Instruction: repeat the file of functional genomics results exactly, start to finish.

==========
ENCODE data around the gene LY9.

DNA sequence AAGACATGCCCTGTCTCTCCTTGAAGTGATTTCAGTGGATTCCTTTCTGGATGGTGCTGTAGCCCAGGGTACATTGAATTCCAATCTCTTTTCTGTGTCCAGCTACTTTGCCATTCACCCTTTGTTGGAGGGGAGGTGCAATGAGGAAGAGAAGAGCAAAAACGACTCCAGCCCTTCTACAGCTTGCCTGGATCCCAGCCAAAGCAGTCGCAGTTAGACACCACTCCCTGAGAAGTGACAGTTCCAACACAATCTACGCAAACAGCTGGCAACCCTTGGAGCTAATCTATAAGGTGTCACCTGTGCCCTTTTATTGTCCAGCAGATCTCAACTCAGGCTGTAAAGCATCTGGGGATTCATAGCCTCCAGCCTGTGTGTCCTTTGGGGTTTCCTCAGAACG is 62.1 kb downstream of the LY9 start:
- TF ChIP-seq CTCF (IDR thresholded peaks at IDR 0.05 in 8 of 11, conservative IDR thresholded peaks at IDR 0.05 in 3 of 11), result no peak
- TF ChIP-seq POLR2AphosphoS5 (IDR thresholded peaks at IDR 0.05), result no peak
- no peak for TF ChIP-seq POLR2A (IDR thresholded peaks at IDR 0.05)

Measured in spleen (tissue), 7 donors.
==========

ENCODE data around the gene LY9.

DNA sequence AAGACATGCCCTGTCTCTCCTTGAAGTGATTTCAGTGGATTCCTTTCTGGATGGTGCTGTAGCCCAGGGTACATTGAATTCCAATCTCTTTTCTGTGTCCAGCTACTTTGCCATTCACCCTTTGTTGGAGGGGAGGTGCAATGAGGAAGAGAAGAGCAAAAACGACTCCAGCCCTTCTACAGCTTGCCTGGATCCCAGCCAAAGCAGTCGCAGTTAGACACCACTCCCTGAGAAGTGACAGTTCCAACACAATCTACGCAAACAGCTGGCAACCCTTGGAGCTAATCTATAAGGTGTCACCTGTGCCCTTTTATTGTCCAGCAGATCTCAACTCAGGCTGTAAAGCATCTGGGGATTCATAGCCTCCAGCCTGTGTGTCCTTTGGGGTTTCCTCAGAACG is 62.1 kb downstream of the LY9 start:
- TF ChIP-seq CTCF (IDR thresholded peaks at IDR 0.05 in 8 of 11, conservative IDR thresholded peaks at IDR 0.05 in 3 of 11), result no peak
- TF ChIP-seq POLR2AphosphoS5 (IDR thresholded peaks at IDR 0.05), result no peak
- no peak for TF ChIP-seq POLR2A (IDR thresholded peaks at IDR 0.05)

Measured in spleen (tissue), 7 donors.